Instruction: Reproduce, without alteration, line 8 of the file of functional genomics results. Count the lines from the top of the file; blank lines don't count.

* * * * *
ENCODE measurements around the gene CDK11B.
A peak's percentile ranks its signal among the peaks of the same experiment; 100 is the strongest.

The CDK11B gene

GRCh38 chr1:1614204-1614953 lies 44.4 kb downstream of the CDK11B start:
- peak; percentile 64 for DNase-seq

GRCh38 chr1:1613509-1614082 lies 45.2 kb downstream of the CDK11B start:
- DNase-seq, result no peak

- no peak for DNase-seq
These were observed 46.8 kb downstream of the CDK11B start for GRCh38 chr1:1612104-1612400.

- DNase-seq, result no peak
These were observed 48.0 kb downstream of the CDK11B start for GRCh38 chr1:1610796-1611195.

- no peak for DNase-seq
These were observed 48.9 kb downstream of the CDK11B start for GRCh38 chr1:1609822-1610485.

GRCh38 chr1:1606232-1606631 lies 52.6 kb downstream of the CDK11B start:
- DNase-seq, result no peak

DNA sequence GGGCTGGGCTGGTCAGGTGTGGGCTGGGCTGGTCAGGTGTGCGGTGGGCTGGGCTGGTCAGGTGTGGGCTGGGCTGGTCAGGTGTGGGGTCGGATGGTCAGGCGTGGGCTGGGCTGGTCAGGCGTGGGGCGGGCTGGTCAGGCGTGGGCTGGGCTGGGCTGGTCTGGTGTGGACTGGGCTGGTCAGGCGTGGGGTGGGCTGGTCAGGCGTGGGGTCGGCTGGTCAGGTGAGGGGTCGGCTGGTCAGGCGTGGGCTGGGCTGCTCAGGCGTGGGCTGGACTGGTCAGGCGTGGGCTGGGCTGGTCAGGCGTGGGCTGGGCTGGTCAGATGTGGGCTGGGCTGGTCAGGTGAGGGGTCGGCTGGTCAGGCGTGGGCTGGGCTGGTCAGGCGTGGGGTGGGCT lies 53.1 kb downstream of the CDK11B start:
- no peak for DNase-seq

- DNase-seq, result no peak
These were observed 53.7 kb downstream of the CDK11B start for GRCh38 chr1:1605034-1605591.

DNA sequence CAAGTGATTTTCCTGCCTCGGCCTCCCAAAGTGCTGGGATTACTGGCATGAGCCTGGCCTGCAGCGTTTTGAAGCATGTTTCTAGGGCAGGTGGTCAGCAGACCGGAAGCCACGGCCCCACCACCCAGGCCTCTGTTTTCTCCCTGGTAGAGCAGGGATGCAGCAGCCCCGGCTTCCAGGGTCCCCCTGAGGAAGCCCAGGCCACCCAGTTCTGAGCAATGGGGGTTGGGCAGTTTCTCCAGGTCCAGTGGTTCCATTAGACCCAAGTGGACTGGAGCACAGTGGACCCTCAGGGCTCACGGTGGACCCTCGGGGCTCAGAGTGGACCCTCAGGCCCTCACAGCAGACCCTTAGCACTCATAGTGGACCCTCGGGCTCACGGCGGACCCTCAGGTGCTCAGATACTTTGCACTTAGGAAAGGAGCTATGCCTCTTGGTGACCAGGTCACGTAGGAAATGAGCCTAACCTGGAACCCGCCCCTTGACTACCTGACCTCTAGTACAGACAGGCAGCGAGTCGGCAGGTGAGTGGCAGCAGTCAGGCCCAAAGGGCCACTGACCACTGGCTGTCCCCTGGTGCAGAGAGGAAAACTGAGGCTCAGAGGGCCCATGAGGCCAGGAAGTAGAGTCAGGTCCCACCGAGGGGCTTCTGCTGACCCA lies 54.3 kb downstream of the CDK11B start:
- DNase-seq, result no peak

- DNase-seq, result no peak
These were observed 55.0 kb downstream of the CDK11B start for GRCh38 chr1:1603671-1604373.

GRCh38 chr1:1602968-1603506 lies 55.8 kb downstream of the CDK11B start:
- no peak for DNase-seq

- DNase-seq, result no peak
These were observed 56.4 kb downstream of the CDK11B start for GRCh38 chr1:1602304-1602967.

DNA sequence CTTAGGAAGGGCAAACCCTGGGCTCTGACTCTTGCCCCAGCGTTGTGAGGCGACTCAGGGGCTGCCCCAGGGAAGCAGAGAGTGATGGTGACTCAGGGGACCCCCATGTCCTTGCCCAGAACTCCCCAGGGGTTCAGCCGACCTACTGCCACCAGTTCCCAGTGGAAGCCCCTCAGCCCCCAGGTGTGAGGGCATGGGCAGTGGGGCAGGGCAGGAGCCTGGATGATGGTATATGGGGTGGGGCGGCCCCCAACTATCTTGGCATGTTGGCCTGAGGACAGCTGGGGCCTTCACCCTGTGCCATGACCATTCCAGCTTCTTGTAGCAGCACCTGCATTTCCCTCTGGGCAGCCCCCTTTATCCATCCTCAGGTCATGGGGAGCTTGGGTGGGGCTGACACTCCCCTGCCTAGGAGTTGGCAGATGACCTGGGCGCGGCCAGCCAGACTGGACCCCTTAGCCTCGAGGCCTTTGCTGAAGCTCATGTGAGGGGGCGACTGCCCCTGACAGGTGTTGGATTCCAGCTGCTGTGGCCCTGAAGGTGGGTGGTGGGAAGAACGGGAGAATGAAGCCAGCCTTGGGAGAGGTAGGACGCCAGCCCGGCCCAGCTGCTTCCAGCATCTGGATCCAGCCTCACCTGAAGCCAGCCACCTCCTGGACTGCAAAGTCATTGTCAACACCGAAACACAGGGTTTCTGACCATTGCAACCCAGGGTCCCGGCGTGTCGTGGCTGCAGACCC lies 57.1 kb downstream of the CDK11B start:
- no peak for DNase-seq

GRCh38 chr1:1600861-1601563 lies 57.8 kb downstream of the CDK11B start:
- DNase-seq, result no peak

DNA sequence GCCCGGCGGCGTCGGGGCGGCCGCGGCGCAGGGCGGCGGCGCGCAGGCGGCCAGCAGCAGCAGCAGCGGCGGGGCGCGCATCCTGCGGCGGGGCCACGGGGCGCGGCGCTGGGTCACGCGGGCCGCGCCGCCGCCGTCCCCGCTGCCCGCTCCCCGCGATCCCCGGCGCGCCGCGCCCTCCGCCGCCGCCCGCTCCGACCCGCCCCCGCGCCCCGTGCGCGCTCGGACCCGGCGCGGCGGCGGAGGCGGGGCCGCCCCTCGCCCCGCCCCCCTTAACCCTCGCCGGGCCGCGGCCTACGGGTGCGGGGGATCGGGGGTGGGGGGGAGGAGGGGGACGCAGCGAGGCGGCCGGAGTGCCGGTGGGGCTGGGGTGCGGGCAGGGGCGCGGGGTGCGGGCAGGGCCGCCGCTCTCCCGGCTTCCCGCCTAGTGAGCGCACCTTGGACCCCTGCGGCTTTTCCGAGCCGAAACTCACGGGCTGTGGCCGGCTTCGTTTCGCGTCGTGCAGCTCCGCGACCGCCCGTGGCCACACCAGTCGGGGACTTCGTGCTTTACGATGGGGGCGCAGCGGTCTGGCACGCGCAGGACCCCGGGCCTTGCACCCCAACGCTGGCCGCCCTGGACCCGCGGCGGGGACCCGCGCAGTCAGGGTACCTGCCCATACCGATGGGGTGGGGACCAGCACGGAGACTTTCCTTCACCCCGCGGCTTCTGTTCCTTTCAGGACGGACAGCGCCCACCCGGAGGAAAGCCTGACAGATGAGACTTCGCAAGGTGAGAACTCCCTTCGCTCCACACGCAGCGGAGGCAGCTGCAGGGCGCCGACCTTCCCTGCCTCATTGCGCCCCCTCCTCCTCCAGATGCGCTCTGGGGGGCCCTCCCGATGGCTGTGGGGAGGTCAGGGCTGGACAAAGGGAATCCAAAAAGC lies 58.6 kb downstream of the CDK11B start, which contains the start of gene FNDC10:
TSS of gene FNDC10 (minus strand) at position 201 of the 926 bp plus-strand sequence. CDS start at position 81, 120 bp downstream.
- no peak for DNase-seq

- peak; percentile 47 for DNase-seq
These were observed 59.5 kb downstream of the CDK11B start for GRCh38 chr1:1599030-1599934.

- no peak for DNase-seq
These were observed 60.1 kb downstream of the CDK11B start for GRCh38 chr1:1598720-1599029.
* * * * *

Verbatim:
- no peak for DNase-seq